Tune my body and my brain
To the music from the land

Plant your rows straight and long
Temper them with prayer and song
Mother Earth will make you strong
If you give her love and care

Old crow watching hungrily
From his perch in yonder tree
In my garden It's as free
As that feathered thief up there

Monday, February 9, 2015

Packed full of life's pictures and memories.

Farm Auction 
by Amy Fleury 

Contrails scrawl the sky under which
sawhorse-and-lumber tables offer up
the hoard and store of fifty years.
Neighbors have come to scour house
and barn and implement shed.
Yes, we’ve come to haul it all away-
their nests of pillows and quilts
and feather ticks, the glazed plates
and bread crocks, a washtub rimed
with bluing, the saltcellar and gravy boat,
her cross-stitch sampler and figurines,
canning jars, seals, lids. And spools
of baling wire, seed drills, spades,
coffee cans of bolts and bent nails,
a burlap-wrapped schnapps bottle
he kept back of the barn’s fuse box and all
his spare fuses. An aerial photo of their farm.
And even the rusted harrow in the ditch.

The auctioneer works to disperse
all their worldly goods, singing hey
somebody give me twenty now, twenty
as his wife hands over odd boxes
of cribbage boards and crucifixes
to the ladies fanning themselves
with sale bills by the tilting lilacs.
From the porch the 4-H club sells
plates of peach pie and waxy cups of pop.
Inside, the smell of silage still clings
to his chambray shirt hung
on the backdoor peg after choring.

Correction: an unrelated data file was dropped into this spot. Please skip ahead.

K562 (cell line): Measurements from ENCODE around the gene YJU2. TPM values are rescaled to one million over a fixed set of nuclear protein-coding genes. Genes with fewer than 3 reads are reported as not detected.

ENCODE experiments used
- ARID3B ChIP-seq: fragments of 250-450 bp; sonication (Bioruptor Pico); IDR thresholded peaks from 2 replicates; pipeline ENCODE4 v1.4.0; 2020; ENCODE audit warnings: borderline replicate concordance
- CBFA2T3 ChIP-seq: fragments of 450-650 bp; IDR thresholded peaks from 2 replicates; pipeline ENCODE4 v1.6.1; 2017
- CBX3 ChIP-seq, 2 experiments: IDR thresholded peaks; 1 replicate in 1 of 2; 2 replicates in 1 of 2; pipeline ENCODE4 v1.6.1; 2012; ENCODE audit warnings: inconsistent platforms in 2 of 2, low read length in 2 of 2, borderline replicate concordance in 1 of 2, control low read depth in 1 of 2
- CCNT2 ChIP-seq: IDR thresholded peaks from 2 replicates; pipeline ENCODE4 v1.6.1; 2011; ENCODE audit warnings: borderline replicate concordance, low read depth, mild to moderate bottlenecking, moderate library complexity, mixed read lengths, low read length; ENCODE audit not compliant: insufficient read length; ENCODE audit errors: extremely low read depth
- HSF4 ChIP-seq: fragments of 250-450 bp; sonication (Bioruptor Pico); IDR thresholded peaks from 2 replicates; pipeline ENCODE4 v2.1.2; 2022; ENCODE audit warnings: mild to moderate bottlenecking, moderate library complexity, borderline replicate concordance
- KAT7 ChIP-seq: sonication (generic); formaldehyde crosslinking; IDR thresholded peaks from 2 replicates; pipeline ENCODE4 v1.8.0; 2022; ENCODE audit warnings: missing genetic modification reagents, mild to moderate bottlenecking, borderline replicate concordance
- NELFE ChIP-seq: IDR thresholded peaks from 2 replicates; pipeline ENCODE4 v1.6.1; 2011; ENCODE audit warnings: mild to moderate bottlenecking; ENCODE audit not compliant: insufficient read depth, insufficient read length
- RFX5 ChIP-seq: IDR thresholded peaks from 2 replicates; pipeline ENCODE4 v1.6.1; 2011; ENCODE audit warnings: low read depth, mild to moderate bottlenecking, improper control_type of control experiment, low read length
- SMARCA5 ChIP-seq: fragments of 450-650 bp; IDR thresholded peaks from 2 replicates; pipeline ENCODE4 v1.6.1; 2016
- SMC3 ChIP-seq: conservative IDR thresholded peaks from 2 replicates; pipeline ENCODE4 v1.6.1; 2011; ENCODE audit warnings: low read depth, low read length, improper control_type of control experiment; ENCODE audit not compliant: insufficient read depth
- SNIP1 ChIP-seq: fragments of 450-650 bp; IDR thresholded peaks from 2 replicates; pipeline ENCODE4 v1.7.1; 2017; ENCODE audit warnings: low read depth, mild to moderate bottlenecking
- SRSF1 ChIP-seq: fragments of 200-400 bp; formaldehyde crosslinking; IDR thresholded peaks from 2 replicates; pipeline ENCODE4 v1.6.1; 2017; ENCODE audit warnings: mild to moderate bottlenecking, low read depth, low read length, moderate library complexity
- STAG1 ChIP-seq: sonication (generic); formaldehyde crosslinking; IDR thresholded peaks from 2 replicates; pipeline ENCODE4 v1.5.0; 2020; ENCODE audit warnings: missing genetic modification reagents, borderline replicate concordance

How, in stocking feet, he loved to step
on the warm place where the dog had lain,
where dilapidated hips collapsed her
in a sleeping, yellow heap.

Now all is echo where once they sat
together with the ledger, adding columns
of crop yields and prices per bushel,
or thumbing rosaries like they shelled peas-
dutiful, dutiful to the ceaseless seasons,
to their tillage and cattle and kin.
Through the window screen comes little gusts
and the sound of the gavel coming down.

Sunday, February 8, 2015

Bob Dylan's acceptance speech at MusiCares is a must read.
Packed full of songwriting truths.

I’m glad for my songs to be honored like this. But you know, they didn’t get here by themselves. It’s been a long road and it’s taken a lot of doing. These songs of mine, they’re like mystery stories, the kind that Shakespeare saw when he was growing up. I think you could trace what I do back that far. They were on the fringes then, and I think they’re on the fringes now. And they sound like they’ve been on the hard ground.
I should mention a few people along the way who brought this about. I know I should mention John Hammond, great talent scout for Columbia Records. He signed me to that label when I was nobody. It took a lot of faith to do that, and he took a lot of ridicule, but he was his own man and he was courageous. And for that, I’m eternally grateful. The last person he discovered before me was Aretha Franklin, and before that Count Basie, Billie Holiday and a whole lot of other artists. All noncommercial artists.
Trends did not interest John, and I was very noncommercial but he stayed with me. He believed in my talent and that’s all that mattered. I can’t thank him enough for that. Lou Levy runs Leeds Music, and they published my earliest songs, but I didn’t stay there too long.